In the short term, the effort of developing new skills does wonders for your self-worth. By learning and acquiring new abilities, you are building your self-respect, adding pages to the story that you tell yourself. A story that says you are strong, capable, unique, and independent.

In the long term, self-sufficiency leads to resilience, independence, and flexibility to the curveballs life throws at you. You never know what’s coming next on your journey. And you always have a better chance of being ready if you diversify your capabilities.

All in all, self-sufficiency is a deep well of personal gratification and joie de vivre. The pursuit itself brings fulfillment, and it leads to greater versatility and a stronger sense of self. 

How to Develop Your Self-Sufficiency

Okay, that’s a lot of background. And I think if I use the word ‘labor’ one more time, I’m going to start sounding like either some sort of communist propaganda or an obstetrician. 

An obstetrician, by the way, is a great example of a highly specialized professional. It’s one of countless medical specialties, all branched off from what likely was originally something like ‘village healer’. And it’s all thanks to the division of labor. dammit I said it again, getting so sick of this

Becoming more independent, at a high level, is quite simple: start by figuring out where and how you’re currently dependent on others. Remember from the opening, about the legions of people working for you, to meet your every want and need? Let’s take some of the pressure off those guys, and help you out in the process.

Create Awareness to Make Intentional Changes

Looking out for, and trying to notice all of the places in your life where you rely on the contributions of others is a way to develop your awareness of this trend. And as always, awareness creates the possibility for intentional changes

Look around during your day and try to identify the times that you consume goods or services that were made possible by others. What do you rely on others to do for you?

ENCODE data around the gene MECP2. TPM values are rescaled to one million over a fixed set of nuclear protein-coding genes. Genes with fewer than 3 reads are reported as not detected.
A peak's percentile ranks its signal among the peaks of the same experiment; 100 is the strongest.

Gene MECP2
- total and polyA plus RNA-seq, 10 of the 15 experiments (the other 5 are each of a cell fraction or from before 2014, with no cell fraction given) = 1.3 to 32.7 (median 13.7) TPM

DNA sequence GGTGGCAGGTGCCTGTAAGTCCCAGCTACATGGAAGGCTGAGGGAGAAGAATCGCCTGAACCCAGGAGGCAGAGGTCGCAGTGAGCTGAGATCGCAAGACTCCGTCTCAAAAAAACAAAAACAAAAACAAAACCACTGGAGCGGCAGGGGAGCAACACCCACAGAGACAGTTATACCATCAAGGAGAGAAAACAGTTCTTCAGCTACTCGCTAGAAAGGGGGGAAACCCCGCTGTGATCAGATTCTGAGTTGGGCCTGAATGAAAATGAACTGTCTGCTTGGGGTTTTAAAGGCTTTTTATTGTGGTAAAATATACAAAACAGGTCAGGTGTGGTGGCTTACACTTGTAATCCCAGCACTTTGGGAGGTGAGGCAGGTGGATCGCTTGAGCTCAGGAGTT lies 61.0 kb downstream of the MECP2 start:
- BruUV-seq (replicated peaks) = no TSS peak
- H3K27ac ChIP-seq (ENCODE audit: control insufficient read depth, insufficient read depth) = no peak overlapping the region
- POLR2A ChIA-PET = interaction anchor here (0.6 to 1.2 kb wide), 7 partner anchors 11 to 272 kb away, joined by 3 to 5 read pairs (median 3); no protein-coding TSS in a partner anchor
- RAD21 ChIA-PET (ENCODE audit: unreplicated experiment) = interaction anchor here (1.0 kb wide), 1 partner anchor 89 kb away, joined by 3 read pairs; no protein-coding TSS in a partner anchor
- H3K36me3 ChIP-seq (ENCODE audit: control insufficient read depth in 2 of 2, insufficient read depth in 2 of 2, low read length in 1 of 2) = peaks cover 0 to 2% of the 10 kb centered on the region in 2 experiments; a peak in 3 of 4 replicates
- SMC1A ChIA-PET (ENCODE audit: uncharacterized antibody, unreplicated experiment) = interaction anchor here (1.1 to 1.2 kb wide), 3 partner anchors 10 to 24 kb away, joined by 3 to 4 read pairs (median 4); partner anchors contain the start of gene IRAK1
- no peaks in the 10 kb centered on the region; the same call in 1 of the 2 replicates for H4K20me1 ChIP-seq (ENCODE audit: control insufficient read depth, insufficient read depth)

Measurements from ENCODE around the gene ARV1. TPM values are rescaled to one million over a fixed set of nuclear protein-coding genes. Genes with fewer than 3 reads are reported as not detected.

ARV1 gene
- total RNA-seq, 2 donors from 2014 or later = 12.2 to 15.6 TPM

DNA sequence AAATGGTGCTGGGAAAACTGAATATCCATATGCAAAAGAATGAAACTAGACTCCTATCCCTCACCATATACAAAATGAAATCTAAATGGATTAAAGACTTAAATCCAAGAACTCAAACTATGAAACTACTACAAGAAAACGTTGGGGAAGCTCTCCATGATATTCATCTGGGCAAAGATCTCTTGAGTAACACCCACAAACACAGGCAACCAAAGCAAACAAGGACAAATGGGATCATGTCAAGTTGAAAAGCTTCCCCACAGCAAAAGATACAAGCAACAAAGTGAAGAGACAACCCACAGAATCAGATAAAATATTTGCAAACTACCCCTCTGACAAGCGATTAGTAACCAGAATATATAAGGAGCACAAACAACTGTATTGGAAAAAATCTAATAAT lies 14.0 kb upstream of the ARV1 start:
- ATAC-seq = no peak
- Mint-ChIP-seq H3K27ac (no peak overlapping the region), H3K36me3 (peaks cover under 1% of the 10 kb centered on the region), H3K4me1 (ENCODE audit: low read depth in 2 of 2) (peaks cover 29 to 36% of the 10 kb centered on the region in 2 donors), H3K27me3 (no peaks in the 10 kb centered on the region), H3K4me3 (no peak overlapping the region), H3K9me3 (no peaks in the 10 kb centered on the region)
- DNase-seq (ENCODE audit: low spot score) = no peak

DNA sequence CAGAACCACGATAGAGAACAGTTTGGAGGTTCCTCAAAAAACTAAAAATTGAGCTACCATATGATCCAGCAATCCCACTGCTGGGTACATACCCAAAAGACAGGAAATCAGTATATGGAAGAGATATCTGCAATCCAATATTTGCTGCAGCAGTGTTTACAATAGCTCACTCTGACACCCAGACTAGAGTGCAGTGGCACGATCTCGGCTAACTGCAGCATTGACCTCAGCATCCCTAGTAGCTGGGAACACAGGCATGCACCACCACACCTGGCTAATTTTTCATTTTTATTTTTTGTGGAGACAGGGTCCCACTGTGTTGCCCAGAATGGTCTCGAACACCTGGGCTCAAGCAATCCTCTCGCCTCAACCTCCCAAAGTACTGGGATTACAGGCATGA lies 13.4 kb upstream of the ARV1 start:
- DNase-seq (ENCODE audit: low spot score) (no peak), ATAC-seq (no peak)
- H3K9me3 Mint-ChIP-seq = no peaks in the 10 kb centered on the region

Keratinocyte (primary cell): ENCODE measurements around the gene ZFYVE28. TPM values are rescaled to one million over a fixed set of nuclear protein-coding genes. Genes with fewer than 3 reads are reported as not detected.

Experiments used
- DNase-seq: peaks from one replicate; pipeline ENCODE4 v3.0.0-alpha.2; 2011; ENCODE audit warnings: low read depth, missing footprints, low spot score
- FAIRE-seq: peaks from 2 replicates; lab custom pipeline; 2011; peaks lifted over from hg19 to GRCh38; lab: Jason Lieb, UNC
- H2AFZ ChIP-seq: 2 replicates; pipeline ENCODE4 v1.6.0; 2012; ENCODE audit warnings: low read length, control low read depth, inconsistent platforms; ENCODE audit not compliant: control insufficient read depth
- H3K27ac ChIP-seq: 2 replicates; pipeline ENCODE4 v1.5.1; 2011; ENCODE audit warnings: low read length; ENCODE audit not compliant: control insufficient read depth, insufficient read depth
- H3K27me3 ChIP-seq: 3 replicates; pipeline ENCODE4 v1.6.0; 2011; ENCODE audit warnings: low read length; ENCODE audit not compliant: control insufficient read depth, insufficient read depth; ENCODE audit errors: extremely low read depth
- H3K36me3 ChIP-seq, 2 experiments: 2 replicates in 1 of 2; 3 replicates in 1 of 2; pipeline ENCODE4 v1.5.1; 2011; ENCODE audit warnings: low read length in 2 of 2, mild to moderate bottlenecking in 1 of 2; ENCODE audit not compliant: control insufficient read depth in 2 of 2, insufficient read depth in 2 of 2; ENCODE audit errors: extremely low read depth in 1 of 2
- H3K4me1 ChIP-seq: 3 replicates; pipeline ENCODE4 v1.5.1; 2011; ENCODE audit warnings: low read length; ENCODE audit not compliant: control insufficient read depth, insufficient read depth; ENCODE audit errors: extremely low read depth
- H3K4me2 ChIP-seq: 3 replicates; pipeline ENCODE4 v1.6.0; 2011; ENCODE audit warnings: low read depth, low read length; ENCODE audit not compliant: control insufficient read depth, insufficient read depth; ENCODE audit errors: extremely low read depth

From there, you can create more self-sufficiency by embodying a DIY-spirit. Pick out some of your wants and needs that you can start fulfilling yourself!

Find more ways to count on yourself, rather than other people, companies, or machines, to keep your day running. You’ll never do everything 100% on your own, and why would you want to? No one should have to make their own iPhone. So it’s probably best to leave those experts to their trade, and buy the product from them.

But there are tons of ways you can be more self-reliant. Taking on some of that work, and developing some of those abilities on your own, has so many benefits I can’t even list them all. 

In the end, you’ll not only build self-respect, resilience, and a greater sense of fulfillment, you’ll also save yourself time, and money, and be healthier, and better to the planet. So get started today. Find what you can do to start relying more on yourself!

Build a Mindset of Self-Sufficiency

By adding to your self-sufficiency, you can construct a life that is happier, more fulfilling, and more independent. You can make yourself more resilient, and increase your self-worth (and your net worth, winky face). You can save time by doing things yourself, and help the planet by reducing waste.

There are countless things out there that you can learn to do – or do a little bit better – for yourself and your needs. And then you won’t need to rely on another person, company, or robot to take care of them for you.

This mindset is not in opposition to the specialization that comes with the division of labor, but rather supplemental to it. Go be an expert, be awesome at what you do, but make some room to diversify yourself, too. Feel the rush of developing new abilities.

You’ll always still need to lean on the expertise of others from time to time, too. You don’t need to replace them, just make things a little easier on yourself. And of course, you should always be safe, and rely on the experts wherever there’s a serious risk of hurting yourself or others.

A highly specialized and skilled world is a beautiful thing, and we shouldn’t trade it for anything. But if you’re feeling a bit pigeon-holed, stuck, or restless in your own sense of self, balancing it out with a little more self-reliance could be just the thing you need. 

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Hey, I’m Sam. I created this blog to explore big ideas, both old and new, about building a better life. My mission is to evolve the conversation about personal growth and have fun doing it.

2 thoughts on “Self-Sufficiency and the Pursuit of Personal Independence”

  1. It is interesting to learn about self-sufficiency. We don’t always think about people who work for us indirectly. Just like groceries- someone worked to plant those vegetables and fruits.. Everything just works and fits in well together. It’s interesting to learn about video games. People are all about Animal Crossing right now and that’s a perfect example of labor, haha. Thanks for sharing your thoughts on this!

    Nancy ♥